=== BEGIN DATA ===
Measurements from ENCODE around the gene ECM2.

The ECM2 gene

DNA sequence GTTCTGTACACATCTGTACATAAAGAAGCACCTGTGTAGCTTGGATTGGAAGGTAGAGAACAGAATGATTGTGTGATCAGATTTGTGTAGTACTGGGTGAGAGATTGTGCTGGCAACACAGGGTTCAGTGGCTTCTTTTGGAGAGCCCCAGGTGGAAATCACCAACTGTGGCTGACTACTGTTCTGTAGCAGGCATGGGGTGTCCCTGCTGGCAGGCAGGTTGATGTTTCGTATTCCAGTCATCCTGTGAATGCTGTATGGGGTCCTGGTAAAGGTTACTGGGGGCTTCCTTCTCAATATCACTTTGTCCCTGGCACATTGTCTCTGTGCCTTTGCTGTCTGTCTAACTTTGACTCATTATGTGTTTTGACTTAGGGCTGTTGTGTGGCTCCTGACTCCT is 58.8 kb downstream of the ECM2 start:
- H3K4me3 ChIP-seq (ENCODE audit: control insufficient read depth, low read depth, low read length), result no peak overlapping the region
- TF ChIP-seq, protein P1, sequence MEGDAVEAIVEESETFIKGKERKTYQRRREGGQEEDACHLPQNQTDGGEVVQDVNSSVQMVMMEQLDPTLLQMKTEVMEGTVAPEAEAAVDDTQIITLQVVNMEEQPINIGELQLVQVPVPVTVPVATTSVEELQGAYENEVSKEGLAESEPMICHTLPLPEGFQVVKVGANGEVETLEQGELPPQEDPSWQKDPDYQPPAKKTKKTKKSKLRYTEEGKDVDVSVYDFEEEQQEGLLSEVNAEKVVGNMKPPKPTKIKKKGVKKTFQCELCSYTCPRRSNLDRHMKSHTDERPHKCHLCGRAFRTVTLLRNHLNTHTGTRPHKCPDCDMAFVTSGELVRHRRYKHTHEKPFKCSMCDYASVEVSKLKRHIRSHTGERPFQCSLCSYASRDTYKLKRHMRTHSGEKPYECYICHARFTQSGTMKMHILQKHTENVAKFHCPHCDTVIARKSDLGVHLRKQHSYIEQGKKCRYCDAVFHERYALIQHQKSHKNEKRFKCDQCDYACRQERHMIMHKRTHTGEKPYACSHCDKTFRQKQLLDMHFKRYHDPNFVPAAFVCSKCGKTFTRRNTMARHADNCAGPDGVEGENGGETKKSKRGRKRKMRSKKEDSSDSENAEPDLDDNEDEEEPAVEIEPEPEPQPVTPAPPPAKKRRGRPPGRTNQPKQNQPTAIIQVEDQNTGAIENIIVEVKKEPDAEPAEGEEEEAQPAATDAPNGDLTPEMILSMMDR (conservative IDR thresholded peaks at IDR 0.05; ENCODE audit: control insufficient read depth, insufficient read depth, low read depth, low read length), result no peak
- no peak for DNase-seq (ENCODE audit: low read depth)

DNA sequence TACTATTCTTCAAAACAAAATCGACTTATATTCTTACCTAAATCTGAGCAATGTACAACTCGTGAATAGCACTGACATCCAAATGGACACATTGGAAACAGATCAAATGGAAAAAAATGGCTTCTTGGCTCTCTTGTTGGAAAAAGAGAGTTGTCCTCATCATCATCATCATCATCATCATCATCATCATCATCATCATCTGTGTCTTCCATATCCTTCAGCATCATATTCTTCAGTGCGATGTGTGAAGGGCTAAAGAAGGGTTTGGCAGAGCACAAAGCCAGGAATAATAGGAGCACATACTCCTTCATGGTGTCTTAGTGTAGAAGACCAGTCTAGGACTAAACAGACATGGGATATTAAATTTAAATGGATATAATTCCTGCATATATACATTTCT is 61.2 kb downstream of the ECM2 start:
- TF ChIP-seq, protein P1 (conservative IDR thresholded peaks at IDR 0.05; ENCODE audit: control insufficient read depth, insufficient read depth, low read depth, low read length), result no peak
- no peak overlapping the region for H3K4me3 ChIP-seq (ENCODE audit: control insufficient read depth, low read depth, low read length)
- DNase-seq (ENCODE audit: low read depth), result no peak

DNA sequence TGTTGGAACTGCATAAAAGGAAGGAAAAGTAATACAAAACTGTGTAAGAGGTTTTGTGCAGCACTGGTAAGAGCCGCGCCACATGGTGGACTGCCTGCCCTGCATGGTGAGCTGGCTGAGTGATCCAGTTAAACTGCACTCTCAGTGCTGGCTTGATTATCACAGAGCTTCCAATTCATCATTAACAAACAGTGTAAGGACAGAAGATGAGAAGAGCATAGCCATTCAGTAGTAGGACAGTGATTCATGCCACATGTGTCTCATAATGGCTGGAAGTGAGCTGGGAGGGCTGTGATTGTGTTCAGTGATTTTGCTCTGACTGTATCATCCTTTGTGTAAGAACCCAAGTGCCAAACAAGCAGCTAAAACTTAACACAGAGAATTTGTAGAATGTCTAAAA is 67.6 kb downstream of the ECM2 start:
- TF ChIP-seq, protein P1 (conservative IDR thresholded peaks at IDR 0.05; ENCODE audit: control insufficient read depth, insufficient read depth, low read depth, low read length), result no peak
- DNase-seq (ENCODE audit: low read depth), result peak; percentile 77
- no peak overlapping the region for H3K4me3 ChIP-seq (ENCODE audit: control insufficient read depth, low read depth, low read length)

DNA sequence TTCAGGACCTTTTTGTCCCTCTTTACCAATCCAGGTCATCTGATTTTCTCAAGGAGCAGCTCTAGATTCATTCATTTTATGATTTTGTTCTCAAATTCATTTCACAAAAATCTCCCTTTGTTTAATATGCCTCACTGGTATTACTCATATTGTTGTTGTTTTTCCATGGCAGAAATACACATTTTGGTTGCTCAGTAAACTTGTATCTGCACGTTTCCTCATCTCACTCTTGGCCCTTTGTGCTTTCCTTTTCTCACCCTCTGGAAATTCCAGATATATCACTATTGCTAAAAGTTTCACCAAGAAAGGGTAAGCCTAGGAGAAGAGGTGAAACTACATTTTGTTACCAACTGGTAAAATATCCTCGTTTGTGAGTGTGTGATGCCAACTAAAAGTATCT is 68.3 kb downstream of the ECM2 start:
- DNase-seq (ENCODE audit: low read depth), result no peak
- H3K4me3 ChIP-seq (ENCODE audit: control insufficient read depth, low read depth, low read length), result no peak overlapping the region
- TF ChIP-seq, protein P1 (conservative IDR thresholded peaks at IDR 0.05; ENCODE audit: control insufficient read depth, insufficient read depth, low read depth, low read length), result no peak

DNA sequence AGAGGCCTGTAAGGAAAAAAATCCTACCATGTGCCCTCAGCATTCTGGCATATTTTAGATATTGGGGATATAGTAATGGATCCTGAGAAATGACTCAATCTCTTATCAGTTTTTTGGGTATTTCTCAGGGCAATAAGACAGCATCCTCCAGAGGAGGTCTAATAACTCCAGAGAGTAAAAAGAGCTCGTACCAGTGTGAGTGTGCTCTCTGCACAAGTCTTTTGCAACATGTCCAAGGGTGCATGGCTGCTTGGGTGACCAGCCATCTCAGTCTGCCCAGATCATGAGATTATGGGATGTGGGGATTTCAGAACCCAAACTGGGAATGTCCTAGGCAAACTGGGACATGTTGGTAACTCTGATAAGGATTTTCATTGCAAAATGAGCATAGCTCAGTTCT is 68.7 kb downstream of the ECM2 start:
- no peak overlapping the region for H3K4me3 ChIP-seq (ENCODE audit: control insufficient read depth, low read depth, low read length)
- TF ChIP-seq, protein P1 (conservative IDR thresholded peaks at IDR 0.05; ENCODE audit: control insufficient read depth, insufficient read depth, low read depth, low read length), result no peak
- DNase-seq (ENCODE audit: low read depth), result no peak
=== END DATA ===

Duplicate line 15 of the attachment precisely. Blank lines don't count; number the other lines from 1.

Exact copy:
DNA sequence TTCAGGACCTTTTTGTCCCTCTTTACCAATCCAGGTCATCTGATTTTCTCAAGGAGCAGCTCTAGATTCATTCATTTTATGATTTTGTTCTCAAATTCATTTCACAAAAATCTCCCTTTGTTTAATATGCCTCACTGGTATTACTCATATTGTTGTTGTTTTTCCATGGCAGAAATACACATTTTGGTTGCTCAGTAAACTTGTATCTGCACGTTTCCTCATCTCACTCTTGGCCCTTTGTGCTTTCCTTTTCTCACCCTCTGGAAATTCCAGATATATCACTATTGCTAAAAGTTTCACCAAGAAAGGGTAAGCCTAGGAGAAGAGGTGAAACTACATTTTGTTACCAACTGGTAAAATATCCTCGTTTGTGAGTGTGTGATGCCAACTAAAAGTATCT is 68.3 kb downstream of the ECM2 start: